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Smith v. Swift Transportation Co. Inc.

United States District Court, D. Kansas

March 18, 2014



RICHARD D. ROGERS, District Judge.

This is an employment action brought by the plaintiff, proceeding pro se, against his former employer under Title VII of the Civil Rights Act of 1964, 42 U.S.C. ยง 2000e et seq. This matter is presently before the court upon defendant's motion to dismiss. The defendant contends that the court should dismiss plaintiff's complaint for (1) failure to comply with the court's orders of October 7, 2013 and January 14, 2014; and (2) failure to state a claim upon which relief can be granted under Fed.R.Civ.P. 12(b)(6).[1]


The history of this case is extensive, even though the case has not proceeded beyond the complaint stage. Plaintiff, proceeding pro se, filed this action on May 23, 2013. He later filed an amended complaint on July 11, 2013. The amended complaint was 120 pages. The discrimination claims asserted were vague and some were incomprehensible. In an order issued on October 7, 2013, the court reviewed the complaint and the accompanying documents as follows:

In the form provided by the court, plaintiff indicates that the "discrimination" occurred from October 2010 to May 2013. He has further indicated that the nature of the case is "mistaken identity." He suggests that he has been subjected to "sexual harassment and defamation of character." In the section requesting the essential facts of his claim, he has stated:
"Ramona Robertson went out of her way to help me obtain my job at SWIFT Transportation under the impression I was my older brother Anthony Smith, who's in the entertainment business around the Metro Area. Every since she learn I wasn't him, I been put threw (sic) hell! From her and co-workers labeling me as a St. Thug and such. Not only that; she turn out to be related to my sons mother; now Ramona has slandered my name threwout (sic) her co-workers." Commc'ns, Inc., 2011 WL 2680688 at *5 (D.Kan. July 7, 2011). Plaintiff has not pointed to any new material raised in defendant's reply brief or any other exceptional circumstances that would justify a surreply. Accordingly, the court shall not consider the matters raised in plaintiff's surreply. Even if the court were to consider this material, we would not find that it changes the decision reached in this memorandum and order.
In an attached charge of discrimination filed with the Kansas Human Rights Commission on April 24, 2013, plaintiff indicated that he was rehired on or about September 12, 2012, and he currently works as an owner/operator. He states that during his employment he was subjected to adverse term and conditions including but not limited to being addressed by managers as a "street thug" and "gang member." He notes that "generally" his managers do not treat him with respect. He contends that the actions of Swift Transportation were taken because of his race, black, and his sex, male.
The other documents before the court indicate that plaintiff was hired by Swift on October 13, 2010 as a driver. He was terminated on April 12, 2011. He was later rehired. On December 4, 2012, plaintiff entered into a Contractor Agreement with Swift, thus becoming an owner-operator truck driver. In the agreement, the parties agreed to "conclusive and binding" arbitration of A[a]ll disputes arising under, arising out of or relating to this Agreement..., and any disputes arising out of or relating to the relationship created by this Agreement, including any claims or disputes arising under or relating to any state or federal laws, statutes or regulations... in accordance with Arizona's Arbitration Act and/or the Federal Arbitration Act."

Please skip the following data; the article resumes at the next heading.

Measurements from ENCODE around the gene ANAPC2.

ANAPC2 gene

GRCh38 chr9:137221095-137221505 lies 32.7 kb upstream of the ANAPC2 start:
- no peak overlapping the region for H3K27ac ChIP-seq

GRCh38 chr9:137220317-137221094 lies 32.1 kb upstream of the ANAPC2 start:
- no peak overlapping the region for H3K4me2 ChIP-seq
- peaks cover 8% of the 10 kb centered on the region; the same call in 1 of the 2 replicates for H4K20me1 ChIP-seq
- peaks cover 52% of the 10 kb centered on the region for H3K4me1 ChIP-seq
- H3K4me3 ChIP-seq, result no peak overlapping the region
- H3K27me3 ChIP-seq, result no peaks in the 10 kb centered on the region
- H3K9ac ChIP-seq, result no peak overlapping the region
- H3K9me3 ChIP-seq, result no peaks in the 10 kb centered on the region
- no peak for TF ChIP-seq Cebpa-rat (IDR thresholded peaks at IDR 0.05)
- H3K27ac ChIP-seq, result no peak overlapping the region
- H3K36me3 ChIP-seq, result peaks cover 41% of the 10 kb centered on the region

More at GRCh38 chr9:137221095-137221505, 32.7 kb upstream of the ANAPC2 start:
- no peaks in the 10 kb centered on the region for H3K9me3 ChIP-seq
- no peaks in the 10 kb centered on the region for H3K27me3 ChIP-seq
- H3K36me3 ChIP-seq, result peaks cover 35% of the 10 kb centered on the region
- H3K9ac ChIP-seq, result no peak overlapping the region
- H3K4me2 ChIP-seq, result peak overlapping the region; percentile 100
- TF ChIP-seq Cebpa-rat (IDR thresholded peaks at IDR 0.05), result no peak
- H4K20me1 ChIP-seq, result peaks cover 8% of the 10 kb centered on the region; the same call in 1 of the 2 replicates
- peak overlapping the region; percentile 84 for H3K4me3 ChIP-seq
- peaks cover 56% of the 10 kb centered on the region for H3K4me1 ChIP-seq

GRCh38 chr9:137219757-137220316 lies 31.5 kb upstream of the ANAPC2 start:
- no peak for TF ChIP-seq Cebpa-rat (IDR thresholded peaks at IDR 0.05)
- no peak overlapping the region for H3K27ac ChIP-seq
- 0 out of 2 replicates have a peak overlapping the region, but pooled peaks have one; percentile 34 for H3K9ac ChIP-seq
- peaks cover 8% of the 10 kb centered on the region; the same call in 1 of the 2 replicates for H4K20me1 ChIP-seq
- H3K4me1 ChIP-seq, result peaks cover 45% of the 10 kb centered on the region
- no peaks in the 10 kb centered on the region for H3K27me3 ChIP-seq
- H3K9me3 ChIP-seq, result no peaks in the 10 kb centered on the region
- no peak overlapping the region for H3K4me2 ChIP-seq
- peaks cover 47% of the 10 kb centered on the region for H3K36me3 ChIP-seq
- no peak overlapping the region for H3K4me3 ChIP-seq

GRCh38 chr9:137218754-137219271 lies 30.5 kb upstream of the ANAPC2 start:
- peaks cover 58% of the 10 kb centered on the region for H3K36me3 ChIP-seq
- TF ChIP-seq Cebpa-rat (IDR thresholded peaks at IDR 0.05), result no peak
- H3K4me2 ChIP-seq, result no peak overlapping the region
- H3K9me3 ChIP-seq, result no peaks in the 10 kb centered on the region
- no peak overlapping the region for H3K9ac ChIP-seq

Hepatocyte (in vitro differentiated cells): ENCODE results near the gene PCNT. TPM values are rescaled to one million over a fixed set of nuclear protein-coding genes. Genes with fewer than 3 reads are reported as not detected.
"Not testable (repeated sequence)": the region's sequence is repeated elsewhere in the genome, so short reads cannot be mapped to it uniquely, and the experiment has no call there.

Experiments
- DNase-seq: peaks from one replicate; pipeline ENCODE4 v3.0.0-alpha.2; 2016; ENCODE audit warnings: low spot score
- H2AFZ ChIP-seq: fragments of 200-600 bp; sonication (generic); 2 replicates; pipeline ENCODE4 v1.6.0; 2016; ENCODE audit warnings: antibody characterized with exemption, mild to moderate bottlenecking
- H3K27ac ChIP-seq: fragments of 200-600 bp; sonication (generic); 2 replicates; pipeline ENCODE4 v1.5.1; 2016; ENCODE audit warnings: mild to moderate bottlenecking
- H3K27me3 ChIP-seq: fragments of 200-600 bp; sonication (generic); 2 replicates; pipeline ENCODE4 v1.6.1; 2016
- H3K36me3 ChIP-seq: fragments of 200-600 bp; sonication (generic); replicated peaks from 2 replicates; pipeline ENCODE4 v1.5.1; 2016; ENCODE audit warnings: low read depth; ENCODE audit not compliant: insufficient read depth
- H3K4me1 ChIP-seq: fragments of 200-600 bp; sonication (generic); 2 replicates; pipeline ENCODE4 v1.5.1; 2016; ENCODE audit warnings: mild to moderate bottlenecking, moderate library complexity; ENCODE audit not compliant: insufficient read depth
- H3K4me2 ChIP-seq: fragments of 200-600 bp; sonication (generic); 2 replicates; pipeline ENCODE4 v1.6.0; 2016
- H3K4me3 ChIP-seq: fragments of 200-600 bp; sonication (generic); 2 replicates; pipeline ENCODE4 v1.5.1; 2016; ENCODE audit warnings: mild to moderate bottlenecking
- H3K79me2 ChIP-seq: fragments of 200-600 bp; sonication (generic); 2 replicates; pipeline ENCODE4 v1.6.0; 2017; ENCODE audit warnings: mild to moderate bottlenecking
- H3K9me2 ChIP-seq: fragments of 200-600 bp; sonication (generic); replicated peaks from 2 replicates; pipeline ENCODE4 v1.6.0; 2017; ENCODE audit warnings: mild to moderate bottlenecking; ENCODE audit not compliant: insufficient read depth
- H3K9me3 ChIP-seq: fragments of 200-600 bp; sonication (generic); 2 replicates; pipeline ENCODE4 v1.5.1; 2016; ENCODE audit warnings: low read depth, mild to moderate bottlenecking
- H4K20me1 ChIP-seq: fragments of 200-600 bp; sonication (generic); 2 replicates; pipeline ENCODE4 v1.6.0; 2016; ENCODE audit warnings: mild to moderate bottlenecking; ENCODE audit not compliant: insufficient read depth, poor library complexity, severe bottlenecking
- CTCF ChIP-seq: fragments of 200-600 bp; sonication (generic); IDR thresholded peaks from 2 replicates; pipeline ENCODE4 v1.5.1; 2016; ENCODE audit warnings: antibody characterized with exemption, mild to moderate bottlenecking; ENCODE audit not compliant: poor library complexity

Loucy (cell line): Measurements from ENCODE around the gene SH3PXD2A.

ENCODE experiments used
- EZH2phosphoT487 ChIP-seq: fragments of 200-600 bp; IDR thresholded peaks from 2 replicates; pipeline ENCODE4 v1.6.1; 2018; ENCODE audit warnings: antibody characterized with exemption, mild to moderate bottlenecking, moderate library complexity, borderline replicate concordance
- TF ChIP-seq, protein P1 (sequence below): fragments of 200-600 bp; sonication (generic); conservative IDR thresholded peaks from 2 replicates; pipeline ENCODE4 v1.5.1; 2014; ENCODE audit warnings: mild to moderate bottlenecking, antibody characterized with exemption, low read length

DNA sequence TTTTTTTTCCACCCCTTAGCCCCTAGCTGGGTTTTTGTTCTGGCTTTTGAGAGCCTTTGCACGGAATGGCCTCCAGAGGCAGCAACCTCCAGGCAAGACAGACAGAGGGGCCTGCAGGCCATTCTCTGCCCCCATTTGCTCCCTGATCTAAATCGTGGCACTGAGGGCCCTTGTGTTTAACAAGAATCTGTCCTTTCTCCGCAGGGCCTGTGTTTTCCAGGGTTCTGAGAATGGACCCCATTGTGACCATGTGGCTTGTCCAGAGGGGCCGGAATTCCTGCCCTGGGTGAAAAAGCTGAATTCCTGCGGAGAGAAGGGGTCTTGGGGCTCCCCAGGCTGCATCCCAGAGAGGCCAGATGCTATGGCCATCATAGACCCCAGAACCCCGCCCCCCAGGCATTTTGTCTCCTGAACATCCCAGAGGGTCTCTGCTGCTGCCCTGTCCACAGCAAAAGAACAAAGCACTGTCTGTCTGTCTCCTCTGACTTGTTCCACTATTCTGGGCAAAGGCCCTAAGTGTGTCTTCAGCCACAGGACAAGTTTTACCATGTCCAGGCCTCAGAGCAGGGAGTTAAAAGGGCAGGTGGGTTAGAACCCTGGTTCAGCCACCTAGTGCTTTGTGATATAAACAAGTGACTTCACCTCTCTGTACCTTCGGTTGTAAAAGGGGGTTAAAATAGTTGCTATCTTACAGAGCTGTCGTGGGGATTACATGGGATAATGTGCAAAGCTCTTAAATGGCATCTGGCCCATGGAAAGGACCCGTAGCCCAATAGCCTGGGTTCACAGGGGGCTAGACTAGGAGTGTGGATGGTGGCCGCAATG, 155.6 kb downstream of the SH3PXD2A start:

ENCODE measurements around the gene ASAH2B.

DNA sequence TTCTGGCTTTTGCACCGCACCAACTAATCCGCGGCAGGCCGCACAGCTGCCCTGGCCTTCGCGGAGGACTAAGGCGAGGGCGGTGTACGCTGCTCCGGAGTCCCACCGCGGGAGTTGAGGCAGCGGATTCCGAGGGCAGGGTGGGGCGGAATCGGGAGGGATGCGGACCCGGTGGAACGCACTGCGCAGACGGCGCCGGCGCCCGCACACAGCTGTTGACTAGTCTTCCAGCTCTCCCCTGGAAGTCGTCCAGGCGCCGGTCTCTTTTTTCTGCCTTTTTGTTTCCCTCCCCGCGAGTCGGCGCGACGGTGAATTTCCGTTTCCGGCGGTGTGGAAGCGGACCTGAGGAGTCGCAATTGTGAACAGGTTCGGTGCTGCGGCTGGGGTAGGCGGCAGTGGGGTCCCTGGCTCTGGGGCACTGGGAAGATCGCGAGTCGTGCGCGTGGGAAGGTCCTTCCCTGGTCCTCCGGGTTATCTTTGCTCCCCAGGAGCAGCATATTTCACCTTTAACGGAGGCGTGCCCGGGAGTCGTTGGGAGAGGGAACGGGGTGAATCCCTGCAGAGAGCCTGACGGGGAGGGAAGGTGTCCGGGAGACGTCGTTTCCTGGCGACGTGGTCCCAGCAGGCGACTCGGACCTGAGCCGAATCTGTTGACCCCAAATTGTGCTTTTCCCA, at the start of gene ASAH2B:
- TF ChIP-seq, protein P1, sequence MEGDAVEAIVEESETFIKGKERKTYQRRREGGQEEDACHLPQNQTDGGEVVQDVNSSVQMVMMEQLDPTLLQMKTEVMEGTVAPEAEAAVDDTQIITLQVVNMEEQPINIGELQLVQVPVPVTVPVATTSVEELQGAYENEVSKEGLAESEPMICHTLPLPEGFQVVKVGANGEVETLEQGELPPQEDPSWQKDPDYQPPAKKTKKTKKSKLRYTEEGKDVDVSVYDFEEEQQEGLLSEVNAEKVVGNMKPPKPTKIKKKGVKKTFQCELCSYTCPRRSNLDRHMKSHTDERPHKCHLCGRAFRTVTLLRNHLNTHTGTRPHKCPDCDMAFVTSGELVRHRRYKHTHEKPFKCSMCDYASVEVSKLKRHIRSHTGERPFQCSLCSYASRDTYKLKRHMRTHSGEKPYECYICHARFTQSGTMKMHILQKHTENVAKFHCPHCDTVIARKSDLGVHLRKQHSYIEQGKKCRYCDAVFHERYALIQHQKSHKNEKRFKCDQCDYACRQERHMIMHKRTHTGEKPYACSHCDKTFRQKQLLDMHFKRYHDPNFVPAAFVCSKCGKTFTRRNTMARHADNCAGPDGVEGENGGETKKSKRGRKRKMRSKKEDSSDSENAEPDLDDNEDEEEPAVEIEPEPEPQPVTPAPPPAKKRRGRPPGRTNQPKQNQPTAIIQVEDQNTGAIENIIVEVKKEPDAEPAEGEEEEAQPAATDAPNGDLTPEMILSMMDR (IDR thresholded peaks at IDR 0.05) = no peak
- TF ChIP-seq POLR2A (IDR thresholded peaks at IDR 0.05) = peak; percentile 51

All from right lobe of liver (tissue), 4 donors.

In that order, the court granted defendant's motion to compel arbitration in part and denied it in part. The court stayed the action pending the resolution of the arbitration proceedings for all claims asserted by plaintiff arising after December 4, 2012. The court denied defendant's motion to dismiss for improper venue and granted the defendant's motion for a more definite statement in part. In granting the motion for more definite statement, the court found that framing a response to the plaintiff's complaint would be "extremely difficult." The court noted that plaintiff's claims were "difficult to discern." The court stated that plaintiff should focus on the claims that occurred prior to December 4, 2012. Plaintiff responded with a second amended complaint and defendant again sought a more definite statement. The court again granted the defendant's motion. The court once again found that plaintiff's complaint remained deficient. The court stated:

The court is in agreement with the arguments raised by the defendant. The amended complaint is a mishmash of various allegations and complaints by plaintiff. He has not followed the guidelines established by the court in our earlier order. The court will give plaintiff one more chance to repair his amended complaint. Once again, the court expects plaintiff to comply with the guidelines set forth by the court in the earlier order. Failure to do so may result in the dismissal of these claims.

Plaintiff then filed his third amended complaint. The filing of this complaint led to the filing of the instant motion.


The defendant initially argues that the court should dismiss this action for plaintiff's failure to plead with the specificity ordered by the court in its prior orders. The defendant notes that plaintiff has identified two forms of sexual harassment in this complaint, quid pro quo and hostile work environment, but has failed to "identify a single fact to support such claims." The defendant also asserts, in the alternative, that the court should dismiss this action for failure to state a claim upon which relief can be granted under Rule 12(b)(6). The defendant argues that plaintiff's third amended ...

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